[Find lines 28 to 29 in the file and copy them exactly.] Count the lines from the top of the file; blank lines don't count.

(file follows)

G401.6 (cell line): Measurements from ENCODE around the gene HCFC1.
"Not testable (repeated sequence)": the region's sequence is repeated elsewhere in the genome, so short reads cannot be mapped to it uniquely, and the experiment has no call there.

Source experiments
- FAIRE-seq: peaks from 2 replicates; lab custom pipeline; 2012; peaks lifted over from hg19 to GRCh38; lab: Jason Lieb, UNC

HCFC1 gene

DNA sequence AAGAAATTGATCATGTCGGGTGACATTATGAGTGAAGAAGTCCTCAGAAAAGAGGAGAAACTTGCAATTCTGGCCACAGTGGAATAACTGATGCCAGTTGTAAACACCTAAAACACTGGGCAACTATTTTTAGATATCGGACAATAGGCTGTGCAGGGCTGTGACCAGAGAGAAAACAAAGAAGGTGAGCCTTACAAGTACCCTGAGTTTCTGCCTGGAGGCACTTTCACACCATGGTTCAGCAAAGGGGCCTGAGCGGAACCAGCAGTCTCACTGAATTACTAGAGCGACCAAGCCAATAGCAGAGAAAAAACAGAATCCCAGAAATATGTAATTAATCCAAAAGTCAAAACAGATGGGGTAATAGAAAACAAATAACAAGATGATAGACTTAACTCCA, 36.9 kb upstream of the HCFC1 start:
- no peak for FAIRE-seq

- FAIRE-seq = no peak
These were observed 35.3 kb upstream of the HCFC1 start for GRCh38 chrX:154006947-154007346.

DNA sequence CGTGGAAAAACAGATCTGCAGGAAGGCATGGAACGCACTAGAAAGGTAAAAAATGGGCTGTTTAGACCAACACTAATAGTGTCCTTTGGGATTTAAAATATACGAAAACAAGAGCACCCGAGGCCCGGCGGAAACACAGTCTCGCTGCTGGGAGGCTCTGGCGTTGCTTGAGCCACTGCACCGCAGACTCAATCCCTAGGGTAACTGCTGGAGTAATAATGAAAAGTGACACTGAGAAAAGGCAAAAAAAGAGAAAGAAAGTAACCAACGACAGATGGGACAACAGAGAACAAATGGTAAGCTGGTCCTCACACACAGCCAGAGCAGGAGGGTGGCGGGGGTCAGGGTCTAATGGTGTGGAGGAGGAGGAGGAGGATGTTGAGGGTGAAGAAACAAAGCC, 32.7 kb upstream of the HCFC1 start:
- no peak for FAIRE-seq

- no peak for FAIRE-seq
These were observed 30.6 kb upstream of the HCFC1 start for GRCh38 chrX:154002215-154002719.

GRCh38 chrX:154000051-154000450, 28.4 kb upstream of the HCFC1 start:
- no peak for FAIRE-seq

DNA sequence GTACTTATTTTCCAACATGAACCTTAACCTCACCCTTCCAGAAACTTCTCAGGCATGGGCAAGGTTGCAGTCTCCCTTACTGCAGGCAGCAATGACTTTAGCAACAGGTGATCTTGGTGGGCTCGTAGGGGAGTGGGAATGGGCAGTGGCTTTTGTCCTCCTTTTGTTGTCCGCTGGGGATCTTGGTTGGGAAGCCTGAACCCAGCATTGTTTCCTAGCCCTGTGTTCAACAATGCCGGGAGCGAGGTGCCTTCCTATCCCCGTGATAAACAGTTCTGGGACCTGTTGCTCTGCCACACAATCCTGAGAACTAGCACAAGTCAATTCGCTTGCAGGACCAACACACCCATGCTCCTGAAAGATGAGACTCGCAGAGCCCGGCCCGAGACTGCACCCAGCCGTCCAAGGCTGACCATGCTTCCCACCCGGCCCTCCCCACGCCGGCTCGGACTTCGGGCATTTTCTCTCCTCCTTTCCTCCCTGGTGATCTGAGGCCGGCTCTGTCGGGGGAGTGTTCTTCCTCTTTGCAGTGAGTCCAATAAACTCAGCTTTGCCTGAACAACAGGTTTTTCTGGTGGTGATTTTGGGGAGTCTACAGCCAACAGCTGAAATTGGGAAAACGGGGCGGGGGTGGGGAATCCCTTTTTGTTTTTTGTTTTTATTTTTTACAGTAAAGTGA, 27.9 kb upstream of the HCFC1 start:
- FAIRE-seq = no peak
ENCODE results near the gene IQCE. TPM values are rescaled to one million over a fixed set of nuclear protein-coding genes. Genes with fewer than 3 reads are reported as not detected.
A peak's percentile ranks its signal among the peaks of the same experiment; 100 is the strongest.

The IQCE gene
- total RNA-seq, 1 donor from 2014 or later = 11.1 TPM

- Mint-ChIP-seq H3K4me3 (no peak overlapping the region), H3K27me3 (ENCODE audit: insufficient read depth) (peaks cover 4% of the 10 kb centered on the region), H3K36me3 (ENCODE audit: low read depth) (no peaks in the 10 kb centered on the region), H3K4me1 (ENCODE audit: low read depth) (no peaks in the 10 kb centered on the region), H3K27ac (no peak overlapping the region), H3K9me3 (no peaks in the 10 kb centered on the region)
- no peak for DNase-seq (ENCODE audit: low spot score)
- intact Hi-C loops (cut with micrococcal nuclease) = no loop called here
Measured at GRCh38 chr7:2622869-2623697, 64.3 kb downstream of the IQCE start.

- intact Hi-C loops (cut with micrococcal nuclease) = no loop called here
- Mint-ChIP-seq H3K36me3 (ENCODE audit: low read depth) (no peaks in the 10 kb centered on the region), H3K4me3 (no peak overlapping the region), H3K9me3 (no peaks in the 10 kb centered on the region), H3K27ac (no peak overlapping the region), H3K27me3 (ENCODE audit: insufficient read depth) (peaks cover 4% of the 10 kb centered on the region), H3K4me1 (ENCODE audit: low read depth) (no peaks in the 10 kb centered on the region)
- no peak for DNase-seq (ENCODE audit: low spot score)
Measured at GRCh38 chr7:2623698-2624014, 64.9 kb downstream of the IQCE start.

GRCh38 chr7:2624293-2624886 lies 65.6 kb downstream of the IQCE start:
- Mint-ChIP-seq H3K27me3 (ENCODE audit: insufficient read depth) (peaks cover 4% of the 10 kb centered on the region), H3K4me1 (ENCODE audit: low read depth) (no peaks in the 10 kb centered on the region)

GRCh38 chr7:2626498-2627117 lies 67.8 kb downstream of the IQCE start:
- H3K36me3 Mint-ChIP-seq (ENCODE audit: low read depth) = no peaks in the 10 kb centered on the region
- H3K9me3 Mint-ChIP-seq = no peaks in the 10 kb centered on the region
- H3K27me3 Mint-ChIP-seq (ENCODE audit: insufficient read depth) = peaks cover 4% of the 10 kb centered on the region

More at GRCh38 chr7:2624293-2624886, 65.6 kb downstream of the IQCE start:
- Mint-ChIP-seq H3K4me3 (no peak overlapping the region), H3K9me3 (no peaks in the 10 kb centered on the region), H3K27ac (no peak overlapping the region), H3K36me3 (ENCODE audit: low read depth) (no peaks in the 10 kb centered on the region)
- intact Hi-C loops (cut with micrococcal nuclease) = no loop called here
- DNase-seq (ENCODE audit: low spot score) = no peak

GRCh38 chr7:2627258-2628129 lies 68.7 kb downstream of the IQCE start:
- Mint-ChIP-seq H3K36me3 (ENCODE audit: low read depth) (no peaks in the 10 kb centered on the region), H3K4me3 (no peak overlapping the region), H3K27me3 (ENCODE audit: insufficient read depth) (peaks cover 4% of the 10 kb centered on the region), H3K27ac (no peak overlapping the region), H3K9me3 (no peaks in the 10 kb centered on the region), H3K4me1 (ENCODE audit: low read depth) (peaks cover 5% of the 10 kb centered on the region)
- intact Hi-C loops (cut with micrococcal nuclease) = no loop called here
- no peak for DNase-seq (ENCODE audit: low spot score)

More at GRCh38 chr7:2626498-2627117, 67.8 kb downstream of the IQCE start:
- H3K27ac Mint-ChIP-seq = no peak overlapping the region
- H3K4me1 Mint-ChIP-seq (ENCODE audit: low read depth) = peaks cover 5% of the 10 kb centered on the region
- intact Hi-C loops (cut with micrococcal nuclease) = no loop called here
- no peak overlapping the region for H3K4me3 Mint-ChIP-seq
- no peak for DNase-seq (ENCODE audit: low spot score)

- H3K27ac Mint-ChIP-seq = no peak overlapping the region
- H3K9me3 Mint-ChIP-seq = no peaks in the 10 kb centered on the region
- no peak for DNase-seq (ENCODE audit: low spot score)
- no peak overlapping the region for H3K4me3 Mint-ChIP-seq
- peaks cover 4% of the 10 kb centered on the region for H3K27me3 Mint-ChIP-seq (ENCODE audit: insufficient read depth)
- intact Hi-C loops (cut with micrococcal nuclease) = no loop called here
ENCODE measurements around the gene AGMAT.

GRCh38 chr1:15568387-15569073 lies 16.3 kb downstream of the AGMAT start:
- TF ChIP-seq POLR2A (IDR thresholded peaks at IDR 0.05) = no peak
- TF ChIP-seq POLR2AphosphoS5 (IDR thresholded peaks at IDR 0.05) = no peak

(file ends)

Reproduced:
- no peak for DNase-seq (ENCODE audit: low spot score)
Measured at GRCh38 chr7:2623698-2624014, 64.9 kb downstream of the IQCE start.